The Supreme Court issued an order to ban the sale of liquor from pubs, bars, hotels which are within the vicinity of 500 meters, later for small towns it was modified to 200 meters. The rational nexus for this order was to reduce the road accidents, which were 16,298 in 2015 and deaths occurred were 6,755; mainly caused because of drunk driving due to which they over speed. This order led to the loss of Rs.50,000 crore as the tax revenue, loss of Rs 10,000 to 15,000 crore incurred by restaurants and pubs and loss of livelihood by 1 lakh people according to National Restaurant Association of India. After one month of the order passed, the sale of liquor companies have declined between 10 percent and 19 percent, leading to closure 30 percent of outlets out of which only 10 percent have reopened. The state of Karnataka has denotified its highways, the state is still worried about its revenue lost. There are 64 liquor vends in Mahe, which is the coast of Kerela, alongside the NH66; which is highly dependent on liquor tourism. The 750 ml of cheapest variety of rum is Rs.62 in Mahe, which will cost Rs.350 in Kerela. This ban will lead to the loss of livelihood of 1000 families. Goa requires special attention because there are 11,500 liquor shops in the coastal state and over 50 percent would cease to exist after this ban.

Nitish Kumar imposed a ban on sale and consumption of liquor in Bihar, in April 2016. It includes bars and restaurants; exemption has been given to defense canteens. One cannot keep liquor at home as well. This ban has led to a loss of Rs.4000 crores per year for government and loss for hotels is Rs. 2.5 crore per year. This has led to hit in liquor sales for beer and whiskey bottles Rs.3000 Crores and Rs60 to 120 Lakh respectively. Blackmarketing has risen up, according to a study conducted which showed that liquor now comes from Nepal and administration is bribed for Rs 5000- Rs 10,000 every month. 30 deaths have been reported, the main cause is withdrawal symptoms. There are more cases, but they are unreported by the families. Now, the addicts are dependent on more dangerous alternatives like Bhang, Opium, cough syrups etc. According to Nalanda Medical College’s report, the rush has decreased in the hospital and there are fewer cases of victims of withdrawal symptoms. This contention needs some attention as the primary cause of this could be black marketing. The cost has been doubled; for  Rs 1000 bottle Rs 2000 and for Rs 1600 bottle Rs 3000 needs to be paid respectively.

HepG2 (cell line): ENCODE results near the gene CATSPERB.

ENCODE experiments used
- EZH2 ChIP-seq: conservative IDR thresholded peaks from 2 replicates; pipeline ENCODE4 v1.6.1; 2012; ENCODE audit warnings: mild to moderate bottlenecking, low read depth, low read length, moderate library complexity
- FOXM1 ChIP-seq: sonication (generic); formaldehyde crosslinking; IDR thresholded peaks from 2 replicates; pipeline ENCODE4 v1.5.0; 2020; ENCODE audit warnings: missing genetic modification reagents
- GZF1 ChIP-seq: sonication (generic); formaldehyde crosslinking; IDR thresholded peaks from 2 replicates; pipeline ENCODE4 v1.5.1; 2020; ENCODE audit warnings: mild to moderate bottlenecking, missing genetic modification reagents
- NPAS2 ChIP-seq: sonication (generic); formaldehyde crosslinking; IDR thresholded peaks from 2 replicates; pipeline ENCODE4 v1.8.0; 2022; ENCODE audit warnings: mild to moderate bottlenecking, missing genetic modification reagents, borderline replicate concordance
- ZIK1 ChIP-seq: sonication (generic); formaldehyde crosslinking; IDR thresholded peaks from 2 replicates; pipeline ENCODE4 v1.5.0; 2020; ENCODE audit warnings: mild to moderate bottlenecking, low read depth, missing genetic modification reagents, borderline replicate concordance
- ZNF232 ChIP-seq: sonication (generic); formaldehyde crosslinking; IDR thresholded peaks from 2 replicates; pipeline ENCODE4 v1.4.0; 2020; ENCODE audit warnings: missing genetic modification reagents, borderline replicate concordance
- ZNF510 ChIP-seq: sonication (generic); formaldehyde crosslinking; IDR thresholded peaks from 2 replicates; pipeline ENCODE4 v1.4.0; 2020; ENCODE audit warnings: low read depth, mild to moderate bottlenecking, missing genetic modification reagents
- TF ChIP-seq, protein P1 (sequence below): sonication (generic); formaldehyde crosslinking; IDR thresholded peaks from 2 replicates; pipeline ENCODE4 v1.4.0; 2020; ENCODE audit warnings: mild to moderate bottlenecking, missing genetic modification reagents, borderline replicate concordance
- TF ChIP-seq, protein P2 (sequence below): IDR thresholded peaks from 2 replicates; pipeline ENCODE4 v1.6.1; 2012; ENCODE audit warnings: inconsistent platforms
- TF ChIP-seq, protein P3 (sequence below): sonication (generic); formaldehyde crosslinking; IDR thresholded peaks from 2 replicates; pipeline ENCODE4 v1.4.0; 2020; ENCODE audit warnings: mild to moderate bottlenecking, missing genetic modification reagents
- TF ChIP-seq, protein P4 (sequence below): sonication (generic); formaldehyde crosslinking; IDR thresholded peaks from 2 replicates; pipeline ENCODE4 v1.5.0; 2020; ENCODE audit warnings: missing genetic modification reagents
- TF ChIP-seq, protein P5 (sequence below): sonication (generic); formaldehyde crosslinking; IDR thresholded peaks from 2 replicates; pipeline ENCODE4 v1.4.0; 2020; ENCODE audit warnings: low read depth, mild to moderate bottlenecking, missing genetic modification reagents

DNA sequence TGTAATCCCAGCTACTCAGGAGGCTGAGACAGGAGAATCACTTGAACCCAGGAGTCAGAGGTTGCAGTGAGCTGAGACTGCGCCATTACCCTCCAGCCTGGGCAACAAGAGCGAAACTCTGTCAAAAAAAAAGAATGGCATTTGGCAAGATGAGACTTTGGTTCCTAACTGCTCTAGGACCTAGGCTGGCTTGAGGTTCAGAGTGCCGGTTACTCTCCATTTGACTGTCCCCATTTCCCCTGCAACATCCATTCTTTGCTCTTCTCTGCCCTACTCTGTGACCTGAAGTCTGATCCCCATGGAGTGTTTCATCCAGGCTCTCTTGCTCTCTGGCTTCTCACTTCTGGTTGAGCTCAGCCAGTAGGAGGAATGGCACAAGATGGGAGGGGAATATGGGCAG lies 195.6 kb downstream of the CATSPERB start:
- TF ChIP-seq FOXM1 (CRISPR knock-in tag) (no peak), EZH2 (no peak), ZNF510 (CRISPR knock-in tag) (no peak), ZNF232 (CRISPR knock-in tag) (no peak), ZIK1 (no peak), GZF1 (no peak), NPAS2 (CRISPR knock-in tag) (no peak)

The ban is applicable to Adivasis in Bihar. Mahua Sharab is used to offer to deities as their ritual.  In Jharkand according to Panchayats (Scheduled Areas Act) Act 1996, tribal areas can store up to 5 liters of alcohol. This act is not applicable in Bihar as panchayats in tribal areas do not have the status of a scheduled area, which is problematic. The ban has also interfered with religious rites of the Christian community as they cannot offer liquor to their God.

There is a religious history attached to Hindus related to alcohol. In Rigveda soma is offered to God as a drink. Also in Sutras, alcohol can be served on special occasions such as when there is an honored guest, when the new bride enters her husband’s home. In Vedic culture fermented drinks like kilala which was made from cereal and masara made out of filtered rice were served.

Analysis and Conclusion

There is an assumption made by debaters that Adivasis accept the ban. However, the current data stated above shows something else. Within Adivasis, they have failed to recognise different communities and there is ignorance by them when it comes to Christians and Parsis. They are trying to impose Hinduism but are ignorant about religious history. Judgment was passed by the Supreme Court stating that liquor and fundamental rights do not go together. I do not agree with this stance of the Court as there is a loss of livelihood. The addicts show withdrawal symptoms and if not that then there is a huge Black Market for alcohol. Because of the presence of the black market, there is a possibility for selling illicit liquor which is bought by people who have low income levels, which can lead to a lot of deaths. Rather than banning alcohol completely along the highways or in Bihar – making it a dry state, there should be strict laws applied for driving. Also, the Patna High Court judgment states that this is violative of the right to life and liberty and hence it should be an individual’s choice to drink or eat whatever they want.

 

Gayatri Virmani is a third year law student at Jindal Global Law School.


Bibliography

Image Source-  India Today